Weekly Career Tip: Applying for Two Jobs at the Same Company

Can you apply to more than one job at the same company? Yes, but there are a couple of things to keep in mind. First, make sure that you’re actually qualified for the jobs to which you apply, and second make sure that the jobs are similar enough that you’re communicating a targeted job search. Applying for both data scientist and social media coordinator positions will most likely come off as if you don’t really know what you’re looking for. It’s also unlikely that you would be truly qualified for such different positions. Finally, when applying for more than one position at the same company, make sure to submit a separate cover letter for each position. Tailor each letter specifically to the position to which you are applying.

For more information on this topic read:

How to Apply for Multiple Jobs at One Company
Can Apply for Multiple Jobs at the Same Company?
Should You Apply for Multiple Jobs at One Company?
Applying for Multiple Jobs at One Company: Smart or Set Up for Failure?

Career and Professional Development Opportunities, Week of 6/30/2014

In the next few weeks: CMS Recent Graduate Program job announcements, GW Knowledge in Action Career Internship Fund application cycle opens, GW Virtual Networking Hour, and Virtual Employer Information Session: Millennium Partners Sports Management Club Management. Find the latest job and internship openings on the Milken Institute School of Public Health Jobs Database.

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Alumni Career Profile: Emma Sandoe, MPH ’10

We interviewed Emma Sandoe, MPH ’10, Spokesperson for Medicaid, Centers for Medicare & Medicaid Services in Washington, DC. In her interview, Emma describes the fast-paced and varied nature of her job, her prior experience and career path to her current position, and shares career advice for students and alumni who are interested in working in this field. Read the interview.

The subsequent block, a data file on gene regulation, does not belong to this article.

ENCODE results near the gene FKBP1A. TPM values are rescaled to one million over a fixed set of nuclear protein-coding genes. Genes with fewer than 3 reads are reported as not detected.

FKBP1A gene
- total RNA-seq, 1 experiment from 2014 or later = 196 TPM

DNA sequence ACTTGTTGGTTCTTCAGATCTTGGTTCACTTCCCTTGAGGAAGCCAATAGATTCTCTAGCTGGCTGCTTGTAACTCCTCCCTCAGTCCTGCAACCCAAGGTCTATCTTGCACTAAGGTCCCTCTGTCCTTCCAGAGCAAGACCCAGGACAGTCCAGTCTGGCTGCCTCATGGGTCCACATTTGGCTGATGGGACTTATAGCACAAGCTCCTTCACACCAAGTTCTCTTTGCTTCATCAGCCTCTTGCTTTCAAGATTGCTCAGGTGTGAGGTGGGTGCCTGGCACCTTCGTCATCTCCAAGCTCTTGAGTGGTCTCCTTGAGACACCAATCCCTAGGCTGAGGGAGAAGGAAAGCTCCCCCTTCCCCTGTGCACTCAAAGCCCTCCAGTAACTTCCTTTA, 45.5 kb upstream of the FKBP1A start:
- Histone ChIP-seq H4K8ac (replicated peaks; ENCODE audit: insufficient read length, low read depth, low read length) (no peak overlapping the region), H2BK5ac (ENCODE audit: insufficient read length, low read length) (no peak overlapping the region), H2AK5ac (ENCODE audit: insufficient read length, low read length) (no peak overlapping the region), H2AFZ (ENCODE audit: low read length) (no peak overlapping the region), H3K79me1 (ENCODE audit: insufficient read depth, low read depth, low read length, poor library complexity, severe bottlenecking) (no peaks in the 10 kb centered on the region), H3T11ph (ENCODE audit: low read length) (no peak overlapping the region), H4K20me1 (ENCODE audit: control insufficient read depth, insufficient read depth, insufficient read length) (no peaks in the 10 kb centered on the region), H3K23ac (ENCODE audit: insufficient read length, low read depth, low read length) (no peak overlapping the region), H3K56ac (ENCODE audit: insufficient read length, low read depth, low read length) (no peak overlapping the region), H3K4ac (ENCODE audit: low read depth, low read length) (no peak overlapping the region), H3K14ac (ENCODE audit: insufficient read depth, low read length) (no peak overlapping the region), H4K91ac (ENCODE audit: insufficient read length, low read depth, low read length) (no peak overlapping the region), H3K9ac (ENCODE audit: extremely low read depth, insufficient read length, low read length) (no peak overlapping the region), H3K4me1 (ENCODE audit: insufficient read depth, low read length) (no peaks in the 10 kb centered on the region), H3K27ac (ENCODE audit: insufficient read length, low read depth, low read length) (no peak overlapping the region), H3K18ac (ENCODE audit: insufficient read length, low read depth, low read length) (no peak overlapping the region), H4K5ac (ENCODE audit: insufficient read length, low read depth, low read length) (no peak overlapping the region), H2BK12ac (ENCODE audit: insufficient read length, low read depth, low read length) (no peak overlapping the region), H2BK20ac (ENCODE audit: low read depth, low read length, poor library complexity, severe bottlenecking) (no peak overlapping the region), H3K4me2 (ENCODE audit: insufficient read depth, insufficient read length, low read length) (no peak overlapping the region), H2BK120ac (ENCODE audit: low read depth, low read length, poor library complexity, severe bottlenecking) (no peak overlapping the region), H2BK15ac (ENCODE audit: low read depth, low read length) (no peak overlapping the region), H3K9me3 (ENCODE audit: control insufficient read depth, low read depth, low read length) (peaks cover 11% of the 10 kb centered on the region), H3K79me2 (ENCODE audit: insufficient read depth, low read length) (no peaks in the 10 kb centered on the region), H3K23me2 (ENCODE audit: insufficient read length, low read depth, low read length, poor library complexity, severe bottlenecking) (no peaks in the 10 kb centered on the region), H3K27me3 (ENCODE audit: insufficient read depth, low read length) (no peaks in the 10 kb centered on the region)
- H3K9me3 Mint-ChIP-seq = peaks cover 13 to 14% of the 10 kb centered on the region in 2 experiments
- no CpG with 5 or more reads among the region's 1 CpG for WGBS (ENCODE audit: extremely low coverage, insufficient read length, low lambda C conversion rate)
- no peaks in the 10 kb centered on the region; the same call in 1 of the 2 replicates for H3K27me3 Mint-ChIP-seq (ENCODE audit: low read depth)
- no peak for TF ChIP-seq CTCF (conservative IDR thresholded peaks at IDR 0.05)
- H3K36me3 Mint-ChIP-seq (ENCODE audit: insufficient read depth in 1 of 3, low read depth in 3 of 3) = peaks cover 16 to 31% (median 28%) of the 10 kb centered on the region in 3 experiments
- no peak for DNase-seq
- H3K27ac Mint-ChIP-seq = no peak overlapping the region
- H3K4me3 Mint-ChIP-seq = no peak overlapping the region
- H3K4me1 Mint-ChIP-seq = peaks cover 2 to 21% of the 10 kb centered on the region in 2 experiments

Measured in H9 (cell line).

Weekly Career Tip: The Best Sources of Salary Information

While it’s true that you should wait for an employer to broach the topic of salary, employers are increasingly discussing salary at the beginning of the hiring process rather than at the end. This means that you need to be prepared to discuss salary from the very first interview or phone screen.

The key to a successful salary negotiation or discussion is accurate information about the market rate for the position. The absolute best sources of information about salary are 1) the company website and 2) current and former employees. Some organizations include a salary grade or band level on the job announcement. With a little digging, you can often find correlated salary ranges on the company website. One of the many advantages of doing informational interviews before you apply to a company is that you have an opportunity to ask questions about topics such as salary. While you wouldn’t ask your contact about his or her own salary, you can ask about the starting salary for an entry-level, manager-level, etc. position.

You can also use a number of online salary calculators. These tools can be helpful, but do be aware that their results tend to vary widely. Learn more about salary negotiation by reading our Salary Negotiation Guide.

Weekly Career Tip: Chronological or Functional Resume Format

When writing a resume, experience is typically listed in reverse-chronological order. However, functional resumes – documents in which information is organized by skill rather than chronologically – are often recommended for those making a career change, with gaps in employment history, or with little experience,. But there’s a big problem with functional resumes: most employers don’t like them. Employers want to see your experience in context.

If a traditional chronological resume format doesn’t seem to be working for you, here are a few tips to strengthen your resume while still keeping it close to a typical chronological format that employers expect to see:

1. When describing work that is not related, focus on transferrable skills. Ask yourself what skills you used in your previous career that will help you be successful in a new job. Highlight skills such as management, strategic planning, project implementation, writing, analysis, etc.